food (9)

300Over a quarter of consumers actively stated that they distrust government authorities and manufacturers (29% and 26% respectively) found the EIT #FoodTrustReport.

What's damaging consumer trust? Anthony Warner - known as The Angry Chef - says: "there's too much information [about food choices]. It's all very confusing."

In this episode of #EITFoodFight, he and Liesbet Vranken explore:

➡️ Food marketing and health claims like 'detox'
➡️ The role of social media influencers
➡️ Where consumers can get trustworthy information.

Read more…

Food in a Pandemic report published

8676946872?profile=RESIZE_584x

The Food in a Pandemic report, commissioned by the FSA and produced by Demos as part of Renew Normal: The People’s Commission on Life after Covid, looks to understand how a new food environment created during the pandemic has impacted the public’s behaviours and preferences. The research included: a nationally representative survey of 10,069 UK adults, a nationally representative online deliberative method called Polis with 1,006 UK respondents, a series of four deliberative workshops, and an open access survey of 911 adults.

Key findings on the public’s experience during the pandemic 

Food insecurity 

The report shows that people have stepped in to help prevent new forms of food insecurity caused by people self-isolating by offering informal forms of support such as shopping for others   

Findings also show there is a public appetite for the government to take action to help feed those without the means to feed themselves. People also tend to be more supportive of preventative actions for food insecurity, such as ensuring well-paid jobs are available to all. Just under two thirds (63%) agreed in the Polis that ‘it is the government’s responsibility to make sure no-one goes hungry’. 

UK food supply 

It’s reported a significant proportion of the population have bought food more locally or grown more food during the pandemic, reflecting a wider move towards individual self-sufficiency. Many of those who have made this move expect it to continue after the pandemic. 

78% of those surveyed supported the UK keeping its current food quality standards, even if food is more expensive and less competitive in the global market. A similar proportion (82%) also supported maintaining the UK’s current animal welfare standards, when presented with the same trade-off against prices and competitiveness. 

Diet and eating habits 

There has been a complex shift in people’s diets during Covid-19, with more home cooking. Although a third (32%) of respondents in the poll reported eating more healthy main meals, a third (33%) ate more unhealthy snacks. 

Some of the restrictions and public health advice, such as stay at home, might have encouraged more healthy eating. Those who have cooked more or eaten healthier main meals tend to expect this change to continue. However, this is likely to be somewhat dependent on the other changes, such as continued flexible working.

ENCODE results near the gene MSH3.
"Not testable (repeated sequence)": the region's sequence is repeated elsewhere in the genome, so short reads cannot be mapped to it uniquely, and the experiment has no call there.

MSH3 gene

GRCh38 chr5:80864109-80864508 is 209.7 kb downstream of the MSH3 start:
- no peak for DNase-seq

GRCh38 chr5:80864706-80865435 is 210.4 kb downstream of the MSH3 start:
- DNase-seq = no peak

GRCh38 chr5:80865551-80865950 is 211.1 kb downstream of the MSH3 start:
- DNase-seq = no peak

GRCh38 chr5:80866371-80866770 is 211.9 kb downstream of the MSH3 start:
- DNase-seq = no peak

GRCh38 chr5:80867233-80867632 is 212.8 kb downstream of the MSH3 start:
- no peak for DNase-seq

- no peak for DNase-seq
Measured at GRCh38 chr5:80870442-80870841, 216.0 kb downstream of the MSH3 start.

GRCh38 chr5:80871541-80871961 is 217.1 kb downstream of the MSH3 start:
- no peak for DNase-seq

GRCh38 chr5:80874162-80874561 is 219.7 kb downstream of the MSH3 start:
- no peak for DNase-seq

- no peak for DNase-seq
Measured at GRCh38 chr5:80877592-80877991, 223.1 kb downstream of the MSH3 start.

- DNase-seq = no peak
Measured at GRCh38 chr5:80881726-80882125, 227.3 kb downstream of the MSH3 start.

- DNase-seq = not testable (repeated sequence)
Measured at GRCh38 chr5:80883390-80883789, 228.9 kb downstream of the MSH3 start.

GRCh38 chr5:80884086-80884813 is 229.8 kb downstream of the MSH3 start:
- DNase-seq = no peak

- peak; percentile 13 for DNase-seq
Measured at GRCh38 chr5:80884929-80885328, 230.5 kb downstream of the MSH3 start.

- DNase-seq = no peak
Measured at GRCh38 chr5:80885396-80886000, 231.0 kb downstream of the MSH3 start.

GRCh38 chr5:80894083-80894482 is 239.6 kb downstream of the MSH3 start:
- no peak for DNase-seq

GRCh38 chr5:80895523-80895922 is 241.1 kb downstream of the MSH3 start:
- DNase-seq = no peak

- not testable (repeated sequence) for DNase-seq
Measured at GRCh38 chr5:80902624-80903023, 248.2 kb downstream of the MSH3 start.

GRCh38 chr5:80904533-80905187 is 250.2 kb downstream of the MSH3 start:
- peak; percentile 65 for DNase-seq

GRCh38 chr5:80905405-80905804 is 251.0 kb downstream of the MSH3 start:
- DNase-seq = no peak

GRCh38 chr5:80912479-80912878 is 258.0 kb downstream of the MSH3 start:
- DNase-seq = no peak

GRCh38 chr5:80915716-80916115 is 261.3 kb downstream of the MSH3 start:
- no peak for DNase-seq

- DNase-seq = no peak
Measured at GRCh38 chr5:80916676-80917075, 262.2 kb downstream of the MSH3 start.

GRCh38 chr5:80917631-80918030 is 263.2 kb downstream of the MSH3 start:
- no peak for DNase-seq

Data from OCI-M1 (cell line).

Read full report.

 

Read more…

8425356096?profile=RESIZE_710x

A study of the grain trade during 2020 indicates that policies to protect supply chains must be enacted to avoid supply chain shocks such as COVID-19 and locust swarms exacerbating food insecurity in global regions that rely on food imports.

Food insecurity is complex — there is no silver bullet of policy or market intervention that can lead to a situation where all people at all times will have continuous access to healthy, affordable diets. And though global food systems are interdependent and also complex, food insecurity in many regions has been precipitated by pestilence, environmental disaster and conflict. Pestilence is a fatal epidemic or pandemic disease affecting humans, crops or livestock that impacts food supply and production; insect and rodent plagues remain a major threat to human food security1,2,3,4,5. Recently, swarms of locusts larger than any recorded in recent decades detrimentally affected more than 330,000 hectares of land from Ethiopia to India6, whilst the COVID-19 pandemic — and the controls implemented to curb infection rates — affected food production and supply3.

In times of crisis, the demand for staple foods increases in ways that can destabilize local and global supply chains and cause social unrest3,7. In this issue of Nature Food, Falkendal et al.8 quantify wheat, rice and maize supply chain disruption from 2020 locust swarms and COVID-19-related effects on food prices, stock levels, international trade and export restrictions. The study considers two dimensions of food security, first outlined nearly a quarter of a century ago at the World Food Summit in 1996, namely: physical availability of food (production output, stock levels and trade dynamics) and economic and physical access to food (the ability to buy food, for example, ratio of prices to income, and accessible marketing channels). The authors frame their argument in terms of stability and the socio-economic shocks (political instability, unemployment and drastic loss of income) that the COVID-19 pandemic brings with it that will lead to greater food insecurity in the short and medium term.